25. ^ Online petition against Olympic logo closed, The Daily Telegraph, 8 Jun 2007
  26. ^ Why we should give London 2012 logo a chance
  27. ^ London Broil
  28. ^ "Women's boxing ruled out for 2008", BBC News. Retrieved on 2005-10-27. 
  29. ^ "Skateboarding in 2012", BBC News. Retrieved on 2005-10-27. 
  30. ^ BBC key to London's Olympic win | Media | MediaGuardian
  31. ^ International Olympic Committee - Organisation - Structures
  32. ^ IOC signs 2010 - 2012 TV rights deal for Brazil, IOC press release, March 16, 2007
  • BBC (2005). Focus on London's Olympic Plans. Retrieved July 7, 2005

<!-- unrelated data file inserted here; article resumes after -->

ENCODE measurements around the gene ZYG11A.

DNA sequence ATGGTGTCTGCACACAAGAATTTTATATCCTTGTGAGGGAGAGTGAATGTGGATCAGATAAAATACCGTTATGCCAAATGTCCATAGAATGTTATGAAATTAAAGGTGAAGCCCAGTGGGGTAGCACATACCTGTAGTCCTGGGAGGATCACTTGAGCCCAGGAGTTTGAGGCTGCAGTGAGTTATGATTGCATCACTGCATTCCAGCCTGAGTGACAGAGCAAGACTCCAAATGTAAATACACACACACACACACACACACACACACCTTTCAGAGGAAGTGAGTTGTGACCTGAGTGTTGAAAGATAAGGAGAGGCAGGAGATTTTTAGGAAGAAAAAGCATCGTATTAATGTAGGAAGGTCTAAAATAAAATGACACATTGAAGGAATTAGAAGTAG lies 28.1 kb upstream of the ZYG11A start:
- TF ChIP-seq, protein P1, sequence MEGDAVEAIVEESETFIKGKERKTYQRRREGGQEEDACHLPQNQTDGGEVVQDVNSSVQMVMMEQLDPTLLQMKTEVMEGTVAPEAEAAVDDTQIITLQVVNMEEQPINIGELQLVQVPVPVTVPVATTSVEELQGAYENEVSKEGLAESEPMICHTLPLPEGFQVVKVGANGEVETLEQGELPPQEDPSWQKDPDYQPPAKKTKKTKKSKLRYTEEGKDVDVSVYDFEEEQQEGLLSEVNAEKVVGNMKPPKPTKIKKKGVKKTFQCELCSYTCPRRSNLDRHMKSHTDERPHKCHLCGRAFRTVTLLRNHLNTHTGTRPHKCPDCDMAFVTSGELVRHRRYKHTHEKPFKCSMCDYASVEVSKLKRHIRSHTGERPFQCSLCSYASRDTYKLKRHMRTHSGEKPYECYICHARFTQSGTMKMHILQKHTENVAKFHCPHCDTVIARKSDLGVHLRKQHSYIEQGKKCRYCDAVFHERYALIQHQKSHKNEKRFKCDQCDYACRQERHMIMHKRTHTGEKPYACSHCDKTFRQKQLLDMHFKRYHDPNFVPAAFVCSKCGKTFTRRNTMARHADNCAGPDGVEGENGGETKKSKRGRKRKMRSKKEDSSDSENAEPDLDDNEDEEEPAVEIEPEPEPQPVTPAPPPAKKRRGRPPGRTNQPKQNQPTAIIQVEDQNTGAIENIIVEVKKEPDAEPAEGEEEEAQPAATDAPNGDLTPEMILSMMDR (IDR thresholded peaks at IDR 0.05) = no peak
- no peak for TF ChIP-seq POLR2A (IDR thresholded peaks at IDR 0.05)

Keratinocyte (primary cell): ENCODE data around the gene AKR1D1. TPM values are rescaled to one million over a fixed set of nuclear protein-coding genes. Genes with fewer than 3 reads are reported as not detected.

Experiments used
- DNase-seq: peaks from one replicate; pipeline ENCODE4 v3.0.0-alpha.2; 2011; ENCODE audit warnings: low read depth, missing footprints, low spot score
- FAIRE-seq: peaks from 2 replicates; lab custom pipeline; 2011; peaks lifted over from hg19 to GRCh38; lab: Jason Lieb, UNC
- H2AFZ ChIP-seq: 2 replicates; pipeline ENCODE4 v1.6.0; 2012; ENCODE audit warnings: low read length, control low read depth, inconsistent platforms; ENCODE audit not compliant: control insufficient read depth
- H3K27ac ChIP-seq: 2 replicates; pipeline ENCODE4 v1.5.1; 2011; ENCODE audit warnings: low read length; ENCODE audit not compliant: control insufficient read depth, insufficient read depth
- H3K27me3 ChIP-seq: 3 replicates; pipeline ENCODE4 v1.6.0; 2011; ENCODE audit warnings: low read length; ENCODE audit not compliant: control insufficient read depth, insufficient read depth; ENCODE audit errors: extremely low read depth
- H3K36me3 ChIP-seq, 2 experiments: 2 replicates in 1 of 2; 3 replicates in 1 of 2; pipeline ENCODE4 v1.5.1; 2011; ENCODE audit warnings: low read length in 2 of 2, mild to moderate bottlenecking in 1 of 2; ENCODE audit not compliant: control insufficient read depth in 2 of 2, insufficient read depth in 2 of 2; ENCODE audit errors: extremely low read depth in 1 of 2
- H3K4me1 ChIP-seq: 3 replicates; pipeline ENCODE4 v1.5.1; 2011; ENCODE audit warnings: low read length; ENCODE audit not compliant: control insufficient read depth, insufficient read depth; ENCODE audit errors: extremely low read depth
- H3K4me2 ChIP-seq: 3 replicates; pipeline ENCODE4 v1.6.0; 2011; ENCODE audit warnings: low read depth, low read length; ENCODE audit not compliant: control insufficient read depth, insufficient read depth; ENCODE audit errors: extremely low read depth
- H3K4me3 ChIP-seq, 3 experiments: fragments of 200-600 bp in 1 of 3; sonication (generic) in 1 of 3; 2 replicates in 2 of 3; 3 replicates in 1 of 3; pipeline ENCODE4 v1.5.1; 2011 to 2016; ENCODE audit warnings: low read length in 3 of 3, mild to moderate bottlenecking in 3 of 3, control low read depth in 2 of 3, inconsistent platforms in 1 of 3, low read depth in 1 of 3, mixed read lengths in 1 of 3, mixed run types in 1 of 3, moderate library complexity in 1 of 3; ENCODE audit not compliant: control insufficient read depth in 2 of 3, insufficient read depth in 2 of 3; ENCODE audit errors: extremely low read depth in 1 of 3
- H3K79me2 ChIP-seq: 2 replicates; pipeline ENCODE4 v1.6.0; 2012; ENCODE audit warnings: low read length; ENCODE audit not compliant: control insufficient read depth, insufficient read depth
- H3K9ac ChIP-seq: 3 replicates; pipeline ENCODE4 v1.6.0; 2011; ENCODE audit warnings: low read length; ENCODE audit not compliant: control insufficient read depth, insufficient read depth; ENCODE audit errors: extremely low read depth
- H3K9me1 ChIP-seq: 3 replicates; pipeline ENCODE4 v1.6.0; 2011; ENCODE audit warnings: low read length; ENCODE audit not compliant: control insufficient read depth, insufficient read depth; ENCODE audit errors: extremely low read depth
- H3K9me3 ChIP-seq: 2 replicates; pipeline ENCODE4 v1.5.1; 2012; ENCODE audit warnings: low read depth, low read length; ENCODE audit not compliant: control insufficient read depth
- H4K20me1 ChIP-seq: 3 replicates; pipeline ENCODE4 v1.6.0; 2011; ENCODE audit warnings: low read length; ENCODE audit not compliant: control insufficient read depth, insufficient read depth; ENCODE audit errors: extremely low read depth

Year 2005 (MMV) was a common year starting on Saturday (link displays full calendar) of the Gregorian calendar. ... is the 68th day of the year (69th in leap years) in the Gregorian calendar. ... Year 2005 (MMV) was a common year starting on Saturday (link displays full calendar) of the Gregorian calendar. ... is the 157th day of the year (158th in leap years) in the Gregorian calendar. ... Year 2004 (MMIV) was a leap year starting on Thursday of the Gregorian calendar. ... is the 243rd day of the year (244th in leap years) in the Gregorian calendar. ... Year 2007 (MMVII) is the current year, a common year starting on Monday of the Gregorian calendar and the AD/CE era in the 21st century. ... is the 156th day of the year (157th in leap years) in the Gregorian calendar. ... is the 245th day of the year (246th in leap years) in the Gregorian calendar. ... Year 2007 (MMVII) is the current year, a common year starting on Monday of the Gregorian calendar and the AD/CE era in the 21st century. ... is the 36th day of the year in the Gregorian calendar. ... Year 2007 (MMVII) is the current year, a common year starting on Monday of the Gregorian calendar and the AD/CE era in the 21st century. ... Year 2007 (MMVII) is the current year, a common year starting on Monday of the Gregorian calendar and the AD/CE era in the 21st century. ... is the 312th day of the year (313th in leap years) in the Gregorian calendar. ... Year 2007 (MMVII) is the current year, a common year starting on Monday of the Gregorian calendar and the AD/CE era in the 21st century. ... is the 74th day of the year (75th in leap years) in the Gregorian calendar. ... Year 2007 (MMVII) is the current year, a common year starting on Monday of the Gregorian calendar and the AD/CE era in the 21st century. ... is the 112th day of the year (113th in leap years) in the Gregorian calendar. ... Year 2007 (MMVII) is the current year, a common year starting on Monday of the Gregorian calendar and the AD/CE era in the 21st century. ... is the 230th day of the year (231st in leap years) in the Gregorian calendar. ... Year 2007 (MMVII) is the current year, a common year starting on Monday of the Gregorian calendar and the AD/CE era in the 21st century. ... is the 230th day of the year (231st in leap years) in the Gregorian calendar. ... Year 2007 (MMVII) is the current year, a common year starting on Monday of the Gregorian calendar and the AD/CE era in the 21st century. ... is the 231st day of the year (232nd in leap years) in the Gregorian calendar. ... Year 2007 (MMVII) is the current year, a common year starting on Monday of the Gregorian calendar and the AD/CE era in the 21st century. ... is the 231st day of the year (232nd in leap years) in the Gregorian calendar. ... Year 2007 (MMVII) is the current year, a common year starting on Monday of the Gregorian calendar and the AD/CE era in the 21st century. ... is the 344th day of the year (345th in leap years) in the Gregorian calendar. ... Year 2007 (MMVII) is the current year, a common year starting on Monday of the Gregorian calendar and the AD/CE era in the 21st century. ... is the 344th day of the year (345th in leap years) in the Gregorian calendar. ... Year 2007 (MMVII) is the current year, a common year starting on Monday of the Gregorian calendar and the AD/CE era in the 21st century. ... is the 4th day of the year in the Gregorian calendar. ... Year 2006 (MMVI) was a common year starting on Sunday of the Gregorian calendar. ... is the 288th day of the year (289th in leap years) in the Gregorian calendar. ... Year 2007 (MMVII) is the current year, a common year starting on Monday of the Gregorian calendar and the AD/CE era in the 21st century. ... is the 112th day of the year (113th in leap years) in the Gregorian calendar. ... BBC Sport is the sports division of the BBC. It became a fully dedicated division of the BBC in 2000. ... is the 155th day of the year (156th in leap years) in the Gregorian calendar. ... Year 2007 (MMVII) is the current year, a common year starting on Monday of the Gregorian calendar and the AD/CE era in the 21st century. ... Year 2007 (MMVII) is the current year, a common year starting on Monday of the Gregorian calendar and the AD/CE era in the 21st century. ... is the 186th day of the year (187th in leap years) in the Gregorian calendar. ... is the 155th day of the year (156th in leap years) in the Gregorian calendar. ... Year 2007 (MMVII) is the current year, a common year starting on Monday of the Gregorian calendar and the AD/CE era in the 21st century. ... Year 2007 (MMVII) is the current year, a common year starting on Monday of the Gregorian calendar and the AD/CE era in the 21st century. ... is the 155th day of the year (156th in leap years) in the Gregorian calendar. ... BBC Sport is the sports division of the BBC. It became a fully dedicated division of the BBC in 2000. ... is the 155th day of the year (156th in leap years) in the Gregorian calendar. ... Year 2007 (MMVII) is the current year, a common year starting on Monday of the Gregorian calendar and the AD/CE era in the 21st century. ... Year 2007 (MMVII) is the current year, a common year starting on Monday of the Gregorian calendar and the AD/CE era in the 21st century. ... is the 155th day of the year (156th in leap years) in the Gregorian calendar. ... BBC News is the department within the BBC responsible for the corporations news-gathering and production of news programmes on BBC television, radio and online. ... Year 2007 (MMVII) is the current year, a common year starting on Monday of the Gregorian calendar and the AD/CE era in the 21st century. ... is the 156th day of the year (157th in leap years) in the Gregorian calendar. ... is the 158th day of the year (159th in leap years) in the Gregorian calendar. ... Year 2007 (MMVII) is the current year, a common year starting on Monday of the Gregorian calendar and the AD/CE era in the 21st century. ... BBC News is the department within the BBC responsible for the corporations news-gathering and production of news programmes on BBC television, radio and online. ... is the 156th day of the year (157th in leap years) in the Gregorian calendar. ... Year 2007 (MMVII) is the current year, a common year starting on Monday of the Gregorian calendar and the AD/CE era in the 21st century. ... Year 2007 (MMVII) is the current year, a common year starting on Monday of the Gregorian calendar and the AD/CE era in the 21st century. ... is the 156th day of the year (157th in leap years) in the Gregorian calendar. ... This article concerns the British newspaper. ... June 8 is the 159th day of the year in the Gregorian calendar (160th in leap years), with 206 days remaining. ... Year 2007 (MMVII) is the current year, a common year starting on Monday of the Gregorian calendar and the AD/CE era in the 21st century. ... Year 2005 (MMV) was a common year starting on Saturday (link displays full calendar) of the Gregorian calendar. ... is the 300th day of the year (301st in leap years) in the Gregorian calendar. ... Year 2005 (MMV) was a common year starting on Saturday (link displays full calendar) of the Gregorian calendar. ... is the 300th day of the year (301st in leap years) in the Gregorian calendar. ... is the 188th day of the year (189th in leap years) in the Gregorian calendar. ... Year 2005 (MMV) was a common year starting on Saturday (link displays full calendar) of the Gregorian calendar. ...